Beyond eyeglass drives: Donor corneas collected by Moraine Lions Club eye bank

Local nonprofit giving the gift of sight by aiding operations for range of conditions.

The Lions Club is known for their eyeglass collection drives, but in Moraine the club also founded a nonprofit center that collects and distributes corneas for sight-saving procedures.

Lions Eye Bank of West Central Ohio operates in an office near the South Dixie Avenue and Dorothy Lane intersection.

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A group of physicians in the downtown Dayton Lions Club founded it in 1982 and in 2012 they separated from a larger tissue bank to become independent.

“That really allowed us to expand our operations to do some things like processing and do more than just corneal recovery. It helped us grow quite tremendously once we were able to branch out and be more independent,” Shannon Schweitzer, executive director, said.

Eye banks like the local one recover, evaluate and then distribute corneas and other recovered tissue. They work closely with eye surgeons both locally and outside the region, who are treating patients with conditions like Fuchs’ dystrophy or cornea scaring.

Their work primarily is all about the cornea, which is the clear dome surface that’s the outer layer that covers the front of the eye. Sometimes, that cornea is damaged or scarred or grows cloudy.

When a registered donor dies, Life Connection of Ohio, a local organ and tissue donation group, works with the Lions Eye Bank and the call center will contact the family and let them know the loved one was a registered donor.

While there are many complicated organ donations that require just the right set of conditions, corneas are much easier for donation. Blood type doesn’t matter and most people qualify. Also, corneal transplants are overwhelmingly successful, where other grafts come with a higher risk of rejection.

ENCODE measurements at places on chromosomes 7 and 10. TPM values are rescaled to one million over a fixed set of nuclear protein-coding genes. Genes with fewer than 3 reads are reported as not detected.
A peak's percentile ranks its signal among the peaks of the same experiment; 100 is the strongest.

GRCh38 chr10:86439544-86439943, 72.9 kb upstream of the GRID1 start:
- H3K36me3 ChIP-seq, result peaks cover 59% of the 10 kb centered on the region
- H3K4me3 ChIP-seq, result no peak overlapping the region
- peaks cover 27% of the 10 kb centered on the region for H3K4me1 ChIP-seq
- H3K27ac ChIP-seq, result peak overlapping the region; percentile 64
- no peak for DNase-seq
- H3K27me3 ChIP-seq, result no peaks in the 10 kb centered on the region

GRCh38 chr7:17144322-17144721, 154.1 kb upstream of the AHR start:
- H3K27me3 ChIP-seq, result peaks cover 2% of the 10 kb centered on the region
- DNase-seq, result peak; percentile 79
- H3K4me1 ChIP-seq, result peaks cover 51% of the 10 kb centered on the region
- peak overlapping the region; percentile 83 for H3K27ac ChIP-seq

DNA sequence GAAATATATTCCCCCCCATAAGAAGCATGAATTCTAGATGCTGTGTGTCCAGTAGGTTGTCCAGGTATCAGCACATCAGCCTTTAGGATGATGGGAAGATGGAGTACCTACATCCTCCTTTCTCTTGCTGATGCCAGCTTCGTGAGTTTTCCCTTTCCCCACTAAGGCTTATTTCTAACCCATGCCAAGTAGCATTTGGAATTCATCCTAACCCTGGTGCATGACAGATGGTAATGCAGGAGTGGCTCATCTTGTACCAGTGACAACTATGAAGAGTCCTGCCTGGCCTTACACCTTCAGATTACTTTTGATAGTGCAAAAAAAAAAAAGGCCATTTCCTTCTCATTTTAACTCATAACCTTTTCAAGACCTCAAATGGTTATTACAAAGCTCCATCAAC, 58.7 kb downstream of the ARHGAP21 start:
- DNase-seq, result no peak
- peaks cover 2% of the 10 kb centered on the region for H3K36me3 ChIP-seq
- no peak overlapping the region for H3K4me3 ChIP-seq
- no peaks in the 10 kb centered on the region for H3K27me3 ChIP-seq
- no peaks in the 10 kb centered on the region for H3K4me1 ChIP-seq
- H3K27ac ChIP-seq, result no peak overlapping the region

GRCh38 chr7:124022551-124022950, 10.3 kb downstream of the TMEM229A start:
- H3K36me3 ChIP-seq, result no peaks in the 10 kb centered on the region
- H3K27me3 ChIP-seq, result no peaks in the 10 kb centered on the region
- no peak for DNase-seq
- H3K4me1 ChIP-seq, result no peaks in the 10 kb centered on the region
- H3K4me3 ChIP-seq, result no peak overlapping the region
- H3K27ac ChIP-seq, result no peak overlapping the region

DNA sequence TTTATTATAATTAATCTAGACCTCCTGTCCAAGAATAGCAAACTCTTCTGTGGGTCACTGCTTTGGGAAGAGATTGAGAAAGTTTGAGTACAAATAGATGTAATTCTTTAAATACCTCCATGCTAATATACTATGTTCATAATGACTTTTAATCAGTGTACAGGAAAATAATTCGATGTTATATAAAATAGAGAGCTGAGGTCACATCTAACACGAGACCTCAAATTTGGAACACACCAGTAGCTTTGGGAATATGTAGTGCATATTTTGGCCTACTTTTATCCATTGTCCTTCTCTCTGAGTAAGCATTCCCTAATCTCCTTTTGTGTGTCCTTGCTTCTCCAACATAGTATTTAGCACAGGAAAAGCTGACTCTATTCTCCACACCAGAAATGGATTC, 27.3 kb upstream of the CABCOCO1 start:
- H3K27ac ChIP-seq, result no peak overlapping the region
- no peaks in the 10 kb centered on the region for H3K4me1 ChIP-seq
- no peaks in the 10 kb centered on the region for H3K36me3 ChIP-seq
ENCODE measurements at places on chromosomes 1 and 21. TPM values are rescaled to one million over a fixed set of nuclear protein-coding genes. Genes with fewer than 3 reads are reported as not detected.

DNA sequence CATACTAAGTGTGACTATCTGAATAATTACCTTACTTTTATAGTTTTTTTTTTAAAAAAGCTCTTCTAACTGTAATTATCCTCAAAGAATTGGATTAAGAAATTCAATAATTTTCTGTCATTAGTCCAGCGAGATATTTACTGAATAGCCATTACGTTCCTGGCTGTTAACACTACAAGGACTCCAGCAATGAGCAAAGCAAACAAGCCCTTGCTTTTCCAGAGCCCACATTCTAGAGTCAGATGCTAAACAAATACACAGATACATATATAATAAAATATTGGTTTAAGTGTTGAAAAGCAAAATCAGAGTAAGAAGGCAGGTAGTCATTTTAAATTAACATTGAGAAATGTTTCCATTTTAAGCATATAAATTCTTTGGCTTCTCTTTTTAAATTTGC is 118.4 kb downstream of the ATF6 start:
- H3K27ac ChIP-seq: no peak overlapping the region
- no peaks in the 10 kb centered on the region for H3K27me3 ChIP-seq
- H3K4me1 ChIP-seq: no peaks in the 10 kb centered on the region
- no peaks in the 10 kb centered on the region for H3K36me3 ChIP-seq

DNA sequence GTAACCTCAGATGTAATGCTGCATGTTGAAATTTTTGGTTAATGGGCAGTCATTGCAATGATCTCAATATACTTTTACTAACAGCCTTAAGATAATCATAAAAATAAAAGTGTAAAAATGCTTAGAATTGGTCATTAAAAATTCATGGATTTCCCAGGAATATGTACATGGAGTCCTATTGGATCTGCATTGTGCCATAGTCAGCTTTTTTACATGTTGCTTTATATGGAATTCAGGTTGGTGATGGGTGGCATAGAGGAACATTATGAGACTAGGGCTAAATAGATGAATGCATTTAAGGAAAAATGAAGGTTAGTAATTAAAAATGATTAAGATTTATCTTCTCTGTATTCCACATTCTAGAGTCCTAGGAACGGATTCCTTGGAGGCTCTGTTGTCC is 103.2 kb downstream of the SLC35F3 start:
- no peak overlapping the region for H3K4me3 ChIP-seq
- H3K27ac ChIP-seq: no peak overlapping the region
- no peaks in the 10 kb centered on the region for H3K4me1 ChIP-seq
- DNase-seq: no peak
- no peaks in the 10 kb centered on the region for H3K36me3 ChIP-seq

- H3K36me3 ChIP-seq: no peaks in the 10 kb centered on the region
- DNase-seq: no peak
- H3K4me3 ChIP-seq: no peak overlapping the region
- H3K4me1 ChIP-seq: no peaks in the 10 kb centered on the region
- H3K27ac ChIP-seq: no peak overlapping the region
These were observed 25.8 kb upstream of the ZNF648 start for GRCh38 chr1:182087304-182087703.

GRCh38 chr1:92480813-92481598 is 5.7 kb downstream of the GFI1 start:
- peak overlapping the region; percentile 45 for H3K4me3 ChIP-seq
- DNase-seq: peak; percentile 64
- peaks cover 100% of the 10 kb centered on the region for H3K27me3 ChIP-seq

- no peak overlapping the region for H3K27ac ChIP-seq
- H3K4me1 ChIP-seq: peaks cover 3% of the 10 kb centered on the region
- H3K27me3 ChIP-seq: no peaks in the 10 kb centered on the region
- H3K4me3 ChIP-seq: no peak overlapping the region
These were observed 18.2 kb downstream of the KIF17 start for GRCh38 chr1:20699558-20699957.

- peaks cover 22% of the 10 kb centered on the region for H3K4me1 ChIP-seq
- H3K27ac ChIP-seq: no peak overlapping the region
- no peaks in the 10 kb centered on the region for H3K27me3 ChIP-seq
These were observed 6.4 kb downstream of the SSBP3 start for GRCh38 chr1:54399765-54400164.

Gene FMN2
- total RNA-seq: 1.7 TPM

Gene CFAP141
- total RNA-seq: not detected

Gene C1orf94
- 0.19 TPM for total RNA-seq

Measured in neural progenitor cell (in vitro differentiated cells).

The donations are anonymous, but Schweitzer said sometimes, by request, they can facilitate letters to be given from the recipient to the donor’s family.

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Lions Eye Bank of West Central Ohio has about a $2.7 million annual budget, with the bulk of that being the expense of operating. The nonprofit runs with about 19 employees working at the local bank, with nine full time.

Credit: JIM NOELKER

Credit: JIM NOELKER

The techs and other staff come from a range of professional backgrounds, from nursing or biology to more nontraditional backgrounds and soon learn to rattle off the jargon, with staff explaining along the tour the difference from a penetrating keratoplasty to a Descemet stripping endothelial keratoplasty.

After collecting the corneas from places like funeral homes, hospitals, or coroner’s offices, eye bank does quality evaluations and processing on site in Moraine. The staff use delicate instruments to carefully handle and process the tissue, which is measured in microns.

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“The average cornea is about the thickness of a credit card,” said Andrew Officer, technical director.

The center equipment includes an instrument similar to an eye doctor’s office where they can look at all five layers of the cornea.

Eye Bank Association of America reported its member banks in the U.S. provided 85,441 corneas for transplant in 2018. They also provided a further 28,000 corneas for use internationally.

The Moraine bank had a lower count this year because the temporary suspension of elective surgeries halted many cornea procedures. In 2019, and 2018, they roughly provided about 1,400 corneas for transplants. In 2020, they had a stressful spring as surgeries were suspended, and for the year they were only able to provide a little over 1,000.

“Moving forward into 2021, we’re really hoping for uninterrupted elective surgery scheduled this year and to be able to continue to give the gift of sight to as many patients as possible,” Schweitzer said.


By the numbers: Lions Eye Bank of West Central Ohio

1074: Donation recipients for 2020

842: Donors from the state of Ohio for 2020

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